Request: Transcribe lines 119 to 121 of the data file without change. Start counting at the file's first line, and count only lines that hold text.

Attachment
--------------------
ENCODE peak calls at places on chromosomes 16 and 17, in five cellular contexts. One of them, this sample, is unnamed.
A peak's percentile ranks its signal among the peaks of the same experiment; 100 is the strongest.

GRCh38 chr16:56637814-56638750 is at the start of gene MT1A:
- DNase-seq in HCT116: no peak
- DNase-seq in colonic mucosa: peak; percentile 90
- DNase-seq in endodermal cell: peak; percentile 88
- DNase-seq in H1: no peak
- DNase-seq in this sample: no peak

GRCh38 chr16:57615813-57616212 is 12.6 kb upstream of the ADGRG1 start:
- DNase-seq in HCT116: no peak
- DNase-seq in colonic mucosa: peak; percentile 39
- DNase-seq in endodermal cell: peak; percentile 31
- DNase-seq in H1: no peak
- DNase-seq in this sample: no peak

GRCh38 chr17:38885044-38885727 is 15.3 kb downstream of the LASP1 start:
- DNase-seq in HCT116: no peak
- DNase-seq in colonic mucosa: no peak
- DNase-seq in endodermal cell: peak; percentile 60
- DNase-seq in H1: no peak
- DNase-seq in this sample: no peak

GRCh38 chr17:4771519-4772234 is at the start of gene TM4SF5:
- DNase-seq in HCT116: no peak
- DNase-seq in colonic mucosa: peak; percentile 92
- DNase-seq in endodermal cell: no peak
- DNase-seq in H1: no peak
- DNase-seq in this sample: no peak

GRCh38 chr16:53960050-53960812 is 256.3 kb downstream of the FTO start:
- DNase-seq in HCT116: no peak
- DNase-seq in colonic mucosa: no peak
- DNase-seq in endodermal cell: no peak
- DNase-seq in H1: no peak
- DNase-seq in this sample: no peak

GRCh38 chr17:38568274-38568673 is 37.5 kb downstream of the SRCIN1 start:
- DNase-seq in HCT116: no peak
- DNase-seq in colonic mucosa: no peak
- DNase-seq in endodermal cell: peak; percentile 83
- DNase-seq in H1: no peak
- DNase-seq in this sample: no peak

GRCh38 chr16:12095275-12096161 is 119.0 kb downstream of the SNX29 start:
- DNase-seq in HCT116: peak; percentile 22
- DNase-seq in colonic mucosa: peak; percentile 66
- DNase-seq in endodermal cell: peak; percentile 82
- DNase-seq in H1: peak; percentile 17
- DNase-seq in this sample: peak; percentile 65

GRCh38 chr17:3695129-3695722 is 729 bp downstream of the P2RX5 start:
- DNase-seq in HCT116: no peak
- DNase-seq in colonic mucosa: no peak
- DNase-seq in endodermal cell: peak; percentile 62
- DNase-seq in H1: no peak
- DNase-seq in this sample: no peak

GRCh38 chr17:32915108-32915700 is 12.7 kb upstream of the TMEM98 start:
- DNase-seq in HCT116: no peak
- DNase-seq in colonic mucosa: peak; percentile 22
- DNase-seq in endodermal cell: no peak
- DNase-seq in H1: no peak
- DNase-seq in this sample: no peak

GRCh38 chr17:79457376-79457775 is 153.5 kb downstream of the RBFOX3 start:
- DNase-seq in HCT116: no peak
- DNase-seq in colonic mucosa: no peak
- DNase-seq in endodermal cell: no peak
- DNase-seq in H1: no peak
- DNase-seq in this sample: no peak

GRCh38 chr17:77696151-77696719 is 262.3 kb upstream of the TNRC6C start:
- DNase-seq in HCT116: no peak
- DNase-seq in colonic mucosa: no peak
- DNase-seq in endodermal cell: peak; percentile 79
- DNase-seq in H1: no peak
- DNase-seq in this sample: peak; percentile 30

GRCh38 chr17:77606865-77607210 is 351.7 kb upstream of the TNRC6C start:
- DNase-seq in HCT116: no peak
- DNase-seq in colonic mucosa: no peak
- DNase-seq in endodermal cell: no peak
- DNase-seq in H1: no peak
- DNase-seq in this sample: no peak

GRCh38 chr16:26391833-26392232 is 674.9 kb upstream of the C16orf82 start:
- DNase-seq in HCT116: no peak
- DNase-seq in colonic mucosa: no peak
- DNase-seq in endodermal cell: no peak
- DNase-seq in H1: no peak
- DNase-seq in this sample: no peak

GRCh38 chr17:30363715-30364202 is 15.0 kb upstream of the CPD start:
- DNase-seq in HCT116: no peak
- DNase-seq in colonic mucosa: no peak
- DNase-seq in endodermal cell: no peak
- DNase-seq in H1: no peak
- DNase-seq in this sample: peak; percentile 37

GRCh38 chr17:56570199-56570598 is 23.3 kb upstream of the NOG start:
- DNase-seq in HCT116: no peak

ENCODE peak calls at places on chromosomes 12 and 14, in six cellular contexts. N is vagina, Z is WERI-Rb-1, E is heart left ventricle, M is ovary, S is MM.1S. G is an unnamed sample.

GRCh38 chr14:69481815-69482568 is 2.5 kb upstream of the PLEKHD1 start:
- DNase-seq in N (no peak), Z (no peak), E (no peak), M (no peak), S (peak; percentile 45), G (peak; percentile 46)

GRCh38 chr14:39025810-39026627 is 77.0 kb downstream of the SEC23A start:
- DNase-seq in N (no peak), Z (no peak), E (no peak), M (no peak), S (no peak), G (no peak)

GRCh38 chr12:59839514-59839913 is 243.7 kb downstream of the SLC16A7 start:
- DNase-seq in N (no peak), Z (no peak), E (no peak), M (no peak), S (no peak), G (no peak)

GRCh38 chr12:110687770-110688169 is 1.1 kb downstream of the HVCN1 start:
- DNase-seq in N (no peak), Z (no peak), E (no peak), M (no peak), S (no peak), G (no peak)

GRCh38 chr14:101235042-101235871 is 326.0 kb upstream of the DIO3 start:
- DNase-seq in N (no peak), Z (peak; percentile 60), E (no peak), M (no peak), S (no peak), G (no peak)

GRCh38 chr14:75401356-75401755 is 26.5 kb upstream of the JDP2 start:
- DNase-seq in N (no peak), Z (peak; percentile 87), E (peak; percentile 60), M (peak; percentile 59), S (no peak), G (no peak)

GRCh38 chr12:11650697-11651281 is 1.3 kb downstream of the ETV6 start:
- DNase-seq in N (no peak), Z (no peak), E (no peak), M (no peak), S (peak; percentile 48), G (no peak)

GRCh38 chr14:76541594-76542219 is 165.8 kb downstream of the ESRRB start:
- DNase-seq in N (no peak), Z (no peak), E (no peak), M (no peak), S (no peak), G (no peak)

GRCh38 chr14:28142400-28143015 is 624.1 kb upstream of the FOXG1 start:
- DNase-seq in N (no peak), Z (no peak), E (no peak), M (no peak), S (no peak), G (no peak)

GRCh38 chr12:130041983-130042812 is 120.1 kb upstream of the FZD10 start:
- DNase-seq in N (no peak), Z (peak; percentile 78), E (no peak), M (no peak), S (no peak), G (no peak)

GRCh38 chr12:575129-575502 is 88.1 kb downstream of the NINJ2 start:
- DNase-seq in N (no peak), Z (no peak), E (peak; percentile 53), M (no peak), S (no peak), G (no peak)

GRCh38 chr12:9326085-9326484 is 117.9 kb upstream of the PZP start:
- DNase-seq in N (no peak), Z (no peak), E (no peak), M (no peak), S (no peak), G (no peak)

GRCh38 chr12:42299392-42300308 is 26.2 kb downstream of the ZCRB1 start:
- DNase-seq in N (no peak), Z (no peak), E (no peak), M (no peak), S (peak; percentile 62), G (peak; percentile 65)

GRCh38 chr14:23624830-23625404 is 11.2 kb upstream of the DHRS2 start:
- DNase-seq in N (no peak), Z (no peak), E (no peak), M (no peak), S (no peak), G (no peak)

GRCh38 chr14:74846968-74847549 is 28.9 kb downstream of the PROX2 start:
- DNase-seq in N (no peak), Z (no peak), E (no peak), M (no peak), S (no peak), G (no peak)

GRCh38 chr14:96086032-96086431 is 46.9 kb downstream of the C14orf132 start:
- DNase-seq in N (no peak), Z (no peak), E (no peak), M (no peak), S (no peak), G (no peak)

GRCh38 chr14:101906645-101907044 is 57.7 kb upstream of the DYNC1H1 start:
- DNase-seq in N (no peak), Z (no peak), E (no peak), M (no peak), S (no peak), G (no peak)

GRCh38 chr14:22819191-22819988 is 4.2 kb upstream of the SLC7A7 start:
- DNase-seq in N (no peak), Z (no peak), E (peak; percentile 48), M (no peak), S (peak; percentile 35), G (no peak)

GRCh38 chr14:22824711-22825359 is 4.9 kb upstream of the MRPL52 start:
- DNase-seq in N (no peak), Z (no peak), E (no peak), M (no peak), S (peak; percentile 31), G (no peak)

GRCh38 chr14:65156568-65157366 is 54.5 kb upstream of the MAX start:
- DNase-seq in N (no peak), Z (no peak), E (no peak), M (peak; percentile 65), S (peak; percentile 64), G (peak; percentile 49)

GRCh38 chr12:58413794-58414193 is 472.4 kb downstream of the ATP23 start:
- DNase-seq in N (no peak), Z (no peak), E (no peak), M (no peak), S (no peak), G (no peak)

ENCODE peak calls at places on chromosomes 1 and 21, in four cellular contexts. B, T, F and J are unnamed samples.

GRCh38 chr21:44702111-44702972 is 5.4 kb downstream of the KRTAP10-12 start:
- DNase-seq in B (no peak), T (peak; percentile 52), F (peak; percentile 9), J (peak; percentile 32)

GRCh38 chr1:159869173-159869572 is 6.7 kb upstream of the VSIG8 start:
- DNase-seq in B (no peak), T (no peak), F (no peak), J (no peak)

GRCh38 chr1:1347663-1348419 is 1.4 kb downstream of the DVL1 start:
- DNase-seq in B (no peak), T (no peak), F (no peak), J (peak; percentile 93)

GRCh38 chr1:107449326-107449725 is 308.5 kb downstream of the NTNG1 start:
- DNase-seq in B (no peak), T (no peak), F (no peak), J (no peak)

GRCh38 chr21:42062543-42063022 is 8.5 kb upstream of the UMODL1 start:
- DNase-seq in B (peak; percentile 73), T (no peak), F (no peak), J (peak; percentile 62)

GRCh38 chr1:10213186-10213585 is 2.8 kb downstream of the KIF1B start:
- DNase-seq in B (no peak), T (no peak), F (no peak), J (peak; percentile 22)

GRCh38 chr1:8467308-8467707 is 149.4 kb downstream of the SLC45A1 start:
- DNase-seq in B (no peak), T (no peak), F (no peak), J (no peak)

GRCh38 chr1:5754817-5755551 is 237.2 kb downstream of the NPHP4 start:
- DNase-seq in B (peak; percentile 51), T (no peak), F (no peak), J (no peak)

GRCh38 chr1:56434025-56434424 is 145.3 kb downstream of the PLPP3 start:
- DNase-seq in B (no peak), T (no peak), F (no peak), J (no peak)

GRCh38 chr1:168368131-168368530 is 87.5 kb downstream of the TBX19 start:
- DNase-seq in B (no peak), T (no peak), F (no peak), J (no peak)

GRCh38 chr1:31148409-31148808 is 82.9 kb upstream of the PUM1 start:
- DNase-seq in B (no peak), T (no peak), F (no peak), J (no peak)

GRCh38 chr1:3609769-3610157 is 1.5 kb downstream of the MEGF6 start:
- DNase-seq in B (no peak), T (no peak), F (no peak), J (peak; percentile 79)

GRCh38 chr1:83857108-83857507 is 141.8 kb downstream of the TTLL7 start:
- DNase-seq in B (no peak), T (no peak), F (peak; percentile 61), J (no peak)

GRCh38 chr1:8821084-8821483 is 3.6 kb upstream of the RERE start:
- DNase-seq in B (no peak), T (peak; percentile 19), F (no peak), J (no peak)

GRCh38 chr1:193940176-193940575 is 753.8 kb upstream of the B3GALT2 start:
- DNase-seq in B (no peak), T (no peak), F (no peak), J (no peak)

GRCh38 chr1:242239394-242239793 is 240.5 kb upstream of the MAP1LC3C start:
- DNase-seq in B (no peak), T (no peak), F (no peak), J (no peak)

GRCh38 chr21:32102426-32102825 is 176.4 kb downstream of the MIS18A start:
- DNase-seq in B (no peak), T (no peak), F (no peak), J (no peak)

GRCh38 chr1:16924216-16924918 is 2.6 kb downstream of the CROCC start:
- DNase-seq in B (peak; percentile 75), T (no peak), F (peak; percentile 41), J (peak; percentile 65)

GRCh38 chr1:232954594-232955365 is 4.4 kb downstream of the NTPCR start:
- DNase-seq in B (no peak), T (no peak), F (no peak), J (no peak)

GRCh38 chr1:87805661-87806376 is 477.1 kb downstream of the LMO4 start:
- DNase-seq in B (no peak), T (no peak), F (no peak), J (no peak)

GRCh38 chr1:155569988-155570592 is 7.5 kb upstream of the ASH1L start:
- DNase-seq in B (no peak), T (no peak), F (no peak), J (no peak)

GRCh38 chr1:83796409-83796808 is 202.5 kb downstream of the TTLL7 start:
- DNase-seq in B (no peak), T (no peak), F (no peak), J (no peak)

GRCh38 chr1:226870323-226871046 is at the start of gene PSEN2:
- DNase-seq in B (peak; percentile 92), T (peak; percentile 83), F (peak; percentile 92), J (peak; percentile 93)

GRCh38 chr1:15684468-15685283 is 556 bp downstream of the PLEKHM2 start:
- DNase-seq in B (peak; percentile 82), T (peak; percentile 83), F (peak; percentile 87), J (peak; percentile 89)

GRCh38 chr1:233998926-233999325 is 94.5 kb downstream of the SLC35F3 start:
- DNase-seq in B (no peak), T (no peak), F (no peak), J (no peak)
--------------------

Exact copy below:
- DNase-seq in N (no peak), Z (no peak), E (no peak), M (no peak), S (no peak), G (no peak)

GRCh38 chr14:96086032-96086431 is 46.9 kb downstream of the C14orf132 start:
- DNase-seq in N (no peak), Z (no peak), E (no peak), M (no peak), S (no peak), G (no peak)